Category: arts and entertainment

Thoughts on SJWs

sjwRecently I became aware of a new acronym in the internet nomenclature- SJW. This stands for Social Justice Warrior, which is officially defined by Urban Dictionary as “a pejorative term for an individual promoting socially progressive views; including feminism and civil rights”.  When the term is used correctly it is basically a way to describe an intellectual troll. So these aren’t the people who are just saying someone is a moron or an idiot for liking a movie or book.

No, these are the people who won’t let others have an opinion because their views are ethically and intellectually better. If you have been involved with the internet world you have met someone like this. For example, I’ve heard people claim as if it is a fact that the Little Mermaid is sexist and that Ariel is a bad role model. I happen to see the character and movie differently. A normal person would let me have my view, an SJW will never let it down.

That said, the problem with this grouping is that it has now become an easy accusation for anyone who makes an intellectual argument against something. Let’s take the movie Birdman. I personally found that movie to be misogynistic in troubling ways. Some people would call me an SJW for having this feminist view. However, I don’t think I am an SJW because I allow other people to interpret the film differently. I was a bit frustrated when it won tons of awards but for the most part I don’t care if other people love it. More power to them.  The world would be boring if we all liked the same things, for the same reasons.

I have no problem with people bringing feminist or diversity concerns into a discussion of art, movies or books. This is a good thing we should be discussing. The arts and literature are important catalysts for change in our society. Sometimes reading or seeing a problem is the only way we make things better. It’s not being an SJW to say ‘I wish there were more Asian actresses in movies” or “I wish a woman was allowed to lead a superhero film”.  That is a good discussion to have and creators need to know we want those things.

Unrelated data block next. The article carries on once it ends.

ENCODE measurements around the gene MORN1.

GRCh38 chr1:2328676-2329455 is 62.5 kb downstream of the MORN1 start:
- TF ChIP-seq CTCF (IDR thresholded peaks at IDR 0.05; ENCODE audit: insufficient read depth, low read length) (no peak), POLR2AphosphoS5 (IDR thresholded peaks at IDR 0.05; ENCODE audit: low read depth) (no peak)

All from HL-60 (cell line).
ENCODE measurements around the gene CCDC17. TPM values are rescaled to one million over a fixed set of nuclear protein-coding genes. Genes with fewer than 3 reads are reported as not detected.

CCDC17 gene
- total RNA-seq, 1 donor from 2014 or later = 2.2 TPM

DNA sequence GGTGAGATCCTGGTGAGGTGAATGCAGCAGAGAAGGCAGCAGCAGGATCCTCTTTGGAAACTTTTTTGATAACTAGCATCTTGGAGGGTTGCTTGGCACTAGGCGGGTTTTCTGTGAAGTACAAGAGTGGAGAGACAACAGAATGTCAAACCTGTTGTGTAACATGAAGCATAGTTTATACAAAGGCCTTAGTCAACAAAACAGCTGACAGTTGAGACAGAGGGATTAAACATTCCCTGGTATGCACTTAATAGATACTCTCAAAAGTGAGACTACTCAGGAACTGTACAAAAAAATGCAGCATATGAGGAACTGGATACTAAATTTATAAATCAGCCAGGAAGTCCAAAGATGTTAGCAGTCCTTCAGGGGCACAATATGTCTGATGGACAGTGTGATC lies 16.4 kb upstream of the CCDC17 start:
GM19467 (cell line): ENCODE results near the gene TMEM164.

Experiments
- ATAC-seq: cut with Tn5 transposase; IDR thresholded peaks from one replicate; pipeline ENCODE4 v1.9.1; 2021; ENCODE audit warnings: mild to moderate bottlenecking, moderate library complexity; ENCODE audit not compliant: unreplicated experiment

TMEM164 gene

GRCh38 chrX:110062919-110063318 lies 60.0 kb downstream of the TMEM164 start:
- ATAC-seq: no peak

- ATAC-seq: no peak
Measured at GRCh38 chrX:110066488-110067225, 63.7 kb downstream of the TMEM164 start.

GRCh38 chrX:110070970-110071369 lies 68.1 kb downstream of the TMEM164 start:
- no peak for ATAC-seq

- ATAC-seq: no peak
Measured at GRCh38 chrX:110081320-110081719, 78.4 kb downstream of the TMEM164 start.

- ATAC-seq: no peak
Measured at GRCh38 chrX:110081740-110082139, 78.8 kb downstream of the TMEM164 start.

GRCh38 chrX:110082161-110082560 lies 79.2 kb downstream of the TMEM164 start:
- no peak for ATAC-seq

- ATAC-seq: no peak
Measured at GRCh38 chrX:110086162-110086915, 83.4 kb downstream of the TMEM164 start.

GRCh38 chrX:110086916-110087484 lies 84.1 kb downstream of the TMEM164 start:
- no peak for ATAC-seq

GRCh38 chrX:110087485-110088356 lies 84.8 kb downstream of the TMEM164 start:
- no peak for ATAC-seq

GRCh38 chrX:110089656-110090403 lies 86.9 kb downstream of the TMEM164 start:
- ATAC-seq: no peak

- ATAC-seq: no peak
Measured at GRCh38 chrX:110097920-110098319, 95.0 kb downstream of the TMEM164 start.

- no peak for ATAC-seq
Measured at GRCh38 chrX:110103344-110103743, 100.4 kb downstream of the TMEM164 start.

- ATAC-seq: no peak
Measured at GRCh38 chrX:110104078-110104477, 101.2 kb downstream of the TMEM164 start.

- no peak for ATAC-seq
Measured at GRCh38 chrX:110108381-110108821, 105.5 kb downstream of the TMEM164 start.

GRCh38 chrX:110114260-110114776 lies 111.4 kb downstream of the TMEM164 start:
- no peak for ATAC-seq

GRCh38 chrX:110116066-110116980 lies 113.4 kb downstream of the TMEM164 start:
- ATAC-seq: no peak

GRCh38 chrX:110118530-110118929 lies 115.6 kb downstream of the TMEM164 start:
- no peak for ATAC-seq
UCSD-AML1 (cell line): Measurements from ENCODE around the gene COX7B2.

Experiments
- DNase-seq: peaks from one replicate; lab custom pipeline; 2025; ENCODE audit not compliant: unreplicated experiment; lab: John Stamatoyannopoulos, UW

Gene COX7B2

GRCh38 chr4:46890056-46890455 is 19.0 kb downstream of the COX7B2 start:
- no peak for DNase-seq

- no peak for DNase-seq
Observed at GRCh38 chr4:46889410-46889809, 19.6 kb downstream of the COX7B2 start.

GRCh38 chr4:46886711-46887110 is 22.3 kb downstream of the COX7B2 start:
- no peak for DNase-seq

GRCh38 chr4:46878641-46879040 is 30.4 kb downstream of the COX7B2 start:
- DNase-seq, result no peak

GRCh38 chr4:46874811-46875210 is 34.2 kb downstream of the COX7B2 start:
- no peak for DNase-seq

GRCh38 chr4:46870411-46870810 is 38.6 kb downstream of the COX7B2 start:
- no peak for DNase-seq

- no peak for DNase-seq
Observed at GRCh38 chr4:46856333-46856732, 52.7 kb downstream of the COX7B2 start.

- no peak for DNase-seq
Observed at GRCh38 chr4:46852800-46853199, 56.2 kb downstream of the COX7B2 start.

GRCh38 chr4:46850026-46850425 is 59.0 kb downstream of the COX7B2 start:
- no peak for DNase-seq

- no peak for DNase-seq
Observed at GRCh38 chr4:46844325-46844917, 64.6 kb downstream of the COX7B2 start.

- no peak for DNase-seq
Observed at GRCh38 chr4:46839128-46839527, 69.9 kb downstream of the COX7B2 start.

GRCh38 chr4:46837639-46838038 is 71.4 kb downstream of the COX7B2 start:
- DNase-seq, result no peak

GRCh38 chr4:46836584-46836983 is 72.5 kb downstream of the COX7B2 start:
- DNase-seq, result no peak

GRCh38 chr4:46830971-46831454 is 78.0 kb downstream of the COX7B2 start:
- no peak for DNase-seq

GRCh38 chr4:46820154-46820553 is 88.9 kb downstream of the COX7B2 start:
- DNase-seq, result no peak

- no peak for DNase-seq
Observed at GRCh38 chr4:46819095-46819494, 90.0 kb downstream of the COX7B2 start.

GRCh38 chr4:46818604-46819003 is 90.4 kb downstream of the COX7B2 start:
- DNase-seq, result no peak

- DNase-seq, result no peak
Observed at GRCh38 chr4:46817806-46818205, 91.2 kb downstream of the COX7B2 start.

Like I said, where it crosses the line into the SJW is when you shame others or harass them because they see it differently.  That’s being the reverse of a warrior in my book. It’s being a social justice tyrant! You have to remember that change takes time and rarely is something so misogynistic or hateful that there isn’t a reason someone might like it. Try to see it from others points of view and then explain your own view as succinctly as you can (I know this is a lot to ask for the internet!).

And if you know it is a hot button issue for you than maybe step back a bit and make sure you won’t post something you will regret.  It’s as simple as that. Give people their space to have different opinions, explain yourself as best as you can and then be patient.

On the other side, internet world- try to listen to people’s concerns instead of immediately branding them an SJW. They may actually have something important to share.

That’s my story and I’m sticking to it.

What do you think about SJW’s and these types of discussions?

A Few Thoughts on Diversity


So in the last few days youtube has erupted with controversy over the topic of diversity in literature. A youtuber who I do not follow or particularly care for posted a 22 minute video about how diversity was not needed and that all that mattered is good books not the diversity of the characters in said books. I honestly thought her video was kind of insane so I will refrain from posting it here and giving her more views but it is easy to find if you want to.